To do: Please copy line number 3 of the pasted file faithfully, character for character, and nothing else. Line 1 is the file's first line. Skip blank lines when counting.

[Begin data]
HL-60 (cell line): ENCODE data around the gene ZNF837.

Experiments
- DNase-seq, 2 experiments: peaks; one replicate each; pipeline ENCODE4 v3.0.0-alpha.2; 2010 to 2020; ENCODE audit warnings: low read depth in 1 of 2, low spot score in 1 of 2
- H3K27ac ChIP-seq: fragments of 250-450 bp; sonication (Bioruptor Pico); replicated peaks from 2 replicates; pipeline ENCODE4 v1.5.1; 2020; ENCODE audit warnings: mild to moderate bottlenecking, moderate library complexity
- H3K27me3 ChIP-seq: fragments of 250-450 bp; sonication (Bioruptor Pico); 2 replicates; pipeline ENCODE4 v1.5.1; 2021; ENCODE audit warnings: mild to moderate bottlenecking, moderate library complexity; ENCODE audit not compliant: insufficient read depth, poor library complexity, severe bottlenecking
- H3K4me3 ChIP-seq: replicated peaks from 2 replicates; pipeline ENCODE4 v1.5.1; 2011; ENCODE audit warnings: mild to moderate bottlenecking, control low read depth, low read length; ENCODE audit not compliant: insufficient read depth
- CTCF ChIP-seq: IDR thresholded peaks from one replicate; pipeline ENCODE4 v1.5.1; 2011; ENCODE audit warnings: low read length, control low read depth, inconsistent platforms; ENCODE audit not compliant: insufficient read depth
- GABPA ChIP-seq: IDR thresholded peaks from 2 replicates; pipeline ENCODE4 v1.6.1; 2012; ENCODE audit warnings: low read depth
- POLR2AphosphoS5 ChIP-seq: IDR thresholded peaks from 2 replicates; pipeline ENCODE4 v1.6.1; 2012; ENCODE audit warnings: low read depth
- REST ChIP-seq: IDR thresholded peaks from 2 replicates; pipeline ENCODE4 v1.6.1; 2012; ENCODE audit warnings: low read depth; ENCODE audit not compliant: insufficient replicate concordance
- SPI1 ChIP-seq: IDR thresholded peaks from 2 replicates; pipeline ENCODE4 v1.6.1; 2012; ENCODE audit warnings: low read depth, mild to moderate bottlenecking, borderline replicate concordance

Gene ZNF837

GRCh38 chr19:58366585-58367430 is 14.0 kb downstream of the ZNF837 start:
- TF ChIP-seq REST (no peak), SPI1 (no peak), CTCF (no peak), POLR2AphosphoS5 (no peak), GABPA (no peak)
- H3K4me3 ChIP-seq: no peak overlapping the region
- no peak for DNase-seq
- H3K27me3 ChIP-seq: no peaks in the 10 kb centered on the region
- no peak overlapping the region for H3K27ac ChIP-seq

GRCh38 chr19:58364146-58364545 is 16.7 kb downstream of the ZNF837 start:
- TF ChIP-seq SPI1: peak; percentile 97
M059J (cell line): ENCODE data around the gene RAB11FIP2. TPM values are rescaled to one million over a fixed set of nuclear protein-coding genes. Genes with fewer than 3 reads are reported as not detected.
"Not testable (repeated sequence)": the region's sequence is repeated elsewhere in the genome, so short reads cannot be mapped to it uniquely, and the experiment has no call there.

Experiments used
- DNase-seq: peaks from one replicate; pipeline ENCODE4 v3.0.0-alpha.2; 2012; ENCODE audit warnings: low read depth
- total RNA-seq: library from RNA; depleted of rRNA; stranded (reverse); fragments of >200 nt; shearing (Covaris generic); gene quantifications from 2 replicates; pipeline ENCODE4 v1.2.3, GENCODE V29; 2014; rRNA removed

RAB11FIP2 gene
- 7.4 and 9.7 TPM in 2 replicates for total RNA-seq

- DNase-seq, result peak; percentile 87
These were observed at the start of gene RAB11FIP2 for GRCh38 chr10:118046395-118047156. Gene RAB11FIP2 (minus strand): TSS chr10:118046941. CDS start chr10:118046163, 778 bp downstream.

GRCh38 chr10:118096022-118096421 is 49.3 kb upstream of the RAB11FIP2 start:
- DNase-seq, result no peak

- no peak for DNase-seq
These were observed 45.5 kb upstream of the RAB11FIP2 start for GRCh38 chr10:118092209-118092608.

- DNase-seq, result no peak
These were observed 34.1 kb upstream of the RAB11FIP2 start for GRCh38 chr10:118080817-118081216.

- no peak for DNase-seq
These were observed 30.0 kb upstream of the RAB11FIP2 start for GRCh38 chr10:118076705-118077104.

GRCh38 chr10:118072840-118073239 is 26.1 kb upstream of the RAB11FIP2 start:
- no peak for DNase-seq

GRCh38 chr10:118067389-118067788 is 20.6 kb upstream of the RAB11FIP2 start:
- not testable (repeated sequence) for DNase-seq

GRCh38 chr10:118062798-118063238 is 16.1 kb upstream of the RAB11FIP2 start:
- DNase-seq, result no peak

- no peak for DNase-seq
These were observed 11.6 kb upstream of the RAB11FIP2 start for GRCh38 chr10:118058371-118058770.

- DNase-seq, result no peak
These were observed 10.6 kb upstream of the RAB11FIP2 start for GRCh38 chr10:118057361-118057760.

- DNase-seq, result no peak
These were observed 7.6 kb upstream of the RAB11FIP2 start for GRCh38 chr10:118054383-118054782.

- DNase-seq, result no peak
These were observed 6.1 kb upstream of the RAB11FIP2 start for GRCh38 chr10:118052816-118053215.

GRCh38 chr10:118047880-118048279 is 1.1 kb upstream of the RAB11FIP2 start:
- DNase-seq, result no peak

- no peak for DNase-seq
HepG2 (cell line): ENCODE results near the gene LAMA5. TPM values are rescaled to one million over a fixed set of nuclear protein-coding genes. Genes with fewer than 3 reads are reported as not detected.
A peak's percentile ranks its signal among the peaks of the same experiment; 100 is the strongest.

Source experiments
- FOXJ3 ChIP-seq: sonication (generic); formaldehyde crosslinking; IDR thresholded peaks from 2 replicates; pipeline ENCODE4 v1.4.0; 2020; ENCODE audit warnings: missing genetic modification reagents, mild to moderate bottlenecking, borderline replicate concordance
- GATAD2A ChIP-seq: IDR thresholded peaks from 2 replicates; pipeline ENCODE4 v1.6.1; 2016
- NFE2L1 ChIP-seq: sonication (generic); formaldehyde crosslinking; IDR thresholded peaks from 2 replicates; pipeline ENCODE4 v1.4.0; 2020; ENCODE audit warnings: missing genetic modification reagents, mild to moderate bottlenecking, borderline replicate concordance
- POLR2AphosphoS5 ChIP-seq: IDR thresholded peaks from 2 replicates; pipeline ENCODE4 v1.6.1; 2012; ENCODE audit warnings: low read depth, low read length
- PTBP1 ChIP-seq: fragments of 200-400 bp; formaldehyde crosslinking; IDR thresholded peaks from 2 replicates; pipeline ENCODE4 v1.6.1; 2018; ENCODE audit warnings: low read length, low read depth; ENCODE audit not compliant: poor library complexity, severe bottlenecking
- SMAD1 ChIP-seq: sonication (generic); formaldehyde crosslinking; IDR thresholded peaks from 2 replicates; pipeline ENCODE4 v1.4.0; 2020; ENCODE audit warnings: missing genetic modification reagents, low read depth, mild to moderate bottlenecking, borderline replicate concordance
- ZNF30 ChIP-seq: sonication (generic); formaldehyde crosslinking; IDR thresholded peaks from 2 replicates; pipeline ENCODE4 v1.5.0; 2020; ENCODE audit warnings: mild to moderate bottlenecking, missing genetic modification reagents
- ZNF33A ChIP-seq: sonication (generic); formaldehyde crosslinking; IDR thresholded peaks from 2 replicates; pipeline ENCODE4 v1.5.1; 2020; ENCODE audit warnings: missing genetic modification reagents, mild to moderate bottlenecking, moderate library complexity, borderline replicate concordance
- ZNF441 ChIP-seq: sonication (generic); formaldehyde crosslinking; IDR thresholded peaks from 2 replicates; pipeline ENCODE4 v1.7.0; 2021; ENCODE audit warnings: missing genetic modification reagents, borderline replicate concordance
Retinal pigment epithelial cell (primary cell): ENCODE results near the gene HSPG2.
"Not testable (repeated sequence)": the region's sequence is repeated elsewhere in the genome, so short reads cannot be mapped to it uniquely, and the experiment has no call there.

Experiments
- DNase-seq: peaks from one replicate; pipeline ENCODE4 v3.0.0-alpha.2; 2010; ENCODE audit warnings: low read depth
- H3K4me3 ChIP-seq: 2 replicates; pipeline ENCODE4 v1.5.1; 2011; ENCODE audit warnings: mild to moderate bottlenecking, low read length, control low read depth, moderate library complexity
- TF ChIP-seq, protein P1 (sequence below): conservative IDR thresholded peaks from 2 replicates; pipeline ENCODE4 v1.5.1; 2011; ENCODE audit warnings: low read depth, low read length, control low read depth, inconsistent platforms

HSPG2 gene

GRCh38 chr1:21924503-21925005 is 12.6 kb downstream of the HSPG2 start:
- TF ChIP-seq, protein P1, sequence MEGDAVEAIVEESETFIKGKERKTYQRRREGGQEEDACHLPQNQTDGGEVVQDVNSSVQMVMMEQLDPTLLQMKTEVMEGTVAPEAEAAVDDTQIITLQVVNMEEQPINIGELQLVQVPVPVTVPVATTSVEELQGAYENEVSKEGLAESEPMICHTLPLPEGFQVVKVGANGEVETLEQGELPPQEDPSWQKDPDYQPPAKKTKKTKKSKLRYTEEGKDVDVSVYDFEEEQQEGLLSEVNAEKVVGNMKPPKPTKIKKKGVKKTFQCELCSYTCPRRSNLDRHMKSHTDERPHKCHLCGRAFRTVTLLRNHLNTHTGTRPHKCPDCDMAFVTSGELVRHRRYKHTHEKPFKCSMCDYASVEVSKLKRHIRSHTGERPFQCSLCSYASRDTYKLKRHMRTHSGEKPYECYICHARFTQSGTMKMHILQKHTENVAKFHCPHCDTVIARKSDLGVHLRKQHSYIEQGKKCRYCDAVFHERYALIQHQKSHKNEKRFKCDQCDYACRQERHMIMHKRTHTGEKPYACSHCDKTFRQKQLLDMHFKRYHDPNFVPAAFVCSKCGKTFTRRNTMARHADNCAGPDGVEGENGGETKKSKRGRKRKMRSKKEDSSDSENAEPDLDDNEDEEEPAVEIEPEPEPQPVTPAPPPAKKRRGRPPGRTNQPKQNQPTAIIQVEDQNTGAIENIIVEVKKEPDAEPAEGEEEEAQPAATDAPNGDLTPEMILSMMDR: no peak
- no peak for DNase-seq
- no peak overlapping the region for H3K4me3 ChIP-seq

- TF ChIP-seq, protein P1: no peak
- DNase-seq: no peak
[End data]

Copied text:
- DNase-seq, 2 experiments: peaks; one replicate each; pipeline ENCODE4 v3.0.0-alpha.2; 2010 to 2020; ENCODE audit warnings: low read depth in 1 of 2, low spot score in 1 of 2